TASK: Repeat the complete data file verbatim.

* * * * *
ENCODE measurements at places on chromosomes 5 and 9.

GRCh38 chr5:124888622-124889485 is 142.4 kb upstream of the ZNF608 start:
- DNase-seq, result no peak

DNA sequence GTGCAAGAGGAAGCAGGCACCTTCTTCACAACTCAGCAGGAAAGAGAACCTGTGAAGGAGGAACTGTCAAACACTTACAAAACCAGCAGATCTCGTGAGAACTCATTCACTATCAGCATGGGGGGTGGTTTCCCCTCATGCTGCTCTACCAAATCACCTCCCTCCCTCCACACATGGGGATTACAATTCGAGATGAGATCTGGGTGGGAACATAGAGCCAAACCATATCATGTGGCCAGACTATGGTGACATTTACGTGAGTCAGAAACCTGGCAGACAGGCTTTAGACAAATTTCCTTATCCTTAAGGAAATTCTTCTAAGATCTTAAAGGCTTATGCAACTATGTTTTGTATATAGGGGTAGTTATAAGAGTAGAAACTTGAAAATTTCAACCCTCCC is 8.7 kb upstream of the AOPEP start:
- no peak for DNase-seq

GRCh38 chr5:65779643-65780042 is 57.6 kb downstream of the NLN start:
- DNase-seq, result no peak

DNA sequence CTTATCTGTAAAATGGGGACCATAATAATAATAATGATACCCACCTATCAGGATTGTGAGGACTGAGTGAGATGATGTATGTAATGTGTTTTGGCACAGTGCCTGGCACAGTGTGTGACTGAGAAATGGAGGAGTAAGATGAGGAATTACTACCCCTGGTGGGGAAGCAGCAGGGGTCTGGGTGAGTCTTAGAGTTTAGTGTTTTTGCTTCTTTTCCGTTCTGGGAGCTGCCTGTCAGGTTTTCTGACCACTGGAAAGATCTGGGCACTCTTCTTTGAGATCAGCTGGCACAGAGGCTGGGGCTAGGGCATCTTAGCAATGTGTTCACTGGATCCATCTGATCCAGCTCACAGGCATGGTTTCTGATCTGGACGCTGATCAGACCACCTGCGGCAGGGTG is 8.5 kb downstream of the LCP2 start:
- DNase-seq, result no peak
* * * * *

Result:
ENCODE measurements at places on chromosomes 5 and 9.

GRCh38 chr5:124888622-124889485 is 142.4 kb upstream of the ZNF608 start:
- DNase-seq, result no peak

DNA sequence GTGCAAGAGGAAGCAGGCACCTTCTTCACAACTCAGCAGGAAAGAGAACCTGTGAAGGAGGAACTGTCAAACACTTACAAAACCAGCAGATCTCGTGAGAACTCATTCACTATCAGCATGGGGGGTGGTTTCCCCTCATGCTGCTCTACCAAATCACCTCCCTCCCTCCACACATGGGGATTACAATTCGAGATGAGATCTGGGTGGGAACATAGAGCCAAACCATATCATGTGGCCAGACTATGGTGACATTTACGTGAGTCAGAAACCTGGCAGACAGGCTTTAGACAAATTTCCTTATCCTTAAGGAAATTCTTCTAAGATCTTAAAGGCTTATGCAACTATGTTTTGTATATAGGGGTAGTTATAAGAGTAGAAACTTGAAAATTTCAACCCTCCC is 8.7 kb upstream of the AOPEP start:
- no peak for DNase-seq

GRCh38 chr5:65779643-65780042 is 57.6 kb downstream of the NLN start:
- DNase-seq, result no peak

DNA sequence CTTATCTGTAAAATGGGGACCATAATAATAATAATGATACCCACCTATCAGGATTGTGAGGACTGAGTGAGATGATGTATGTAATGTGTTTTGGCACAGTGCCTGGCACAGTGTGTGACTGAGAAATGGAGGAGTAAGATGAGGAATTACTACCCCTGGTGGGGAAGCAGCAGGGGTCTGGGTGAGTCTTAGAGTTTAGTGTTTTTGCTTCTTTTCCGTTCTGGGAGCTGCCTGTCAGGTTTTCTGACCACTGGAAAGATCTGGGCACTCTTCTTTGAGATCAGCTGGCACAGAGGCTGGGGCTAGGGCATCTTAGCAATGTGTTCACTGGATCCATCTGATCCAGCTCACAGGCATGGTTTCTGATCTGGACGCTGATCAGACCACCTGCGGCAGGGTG is 8.5 kb downstream of the LCP2 start:
- DNase-seq, result no peak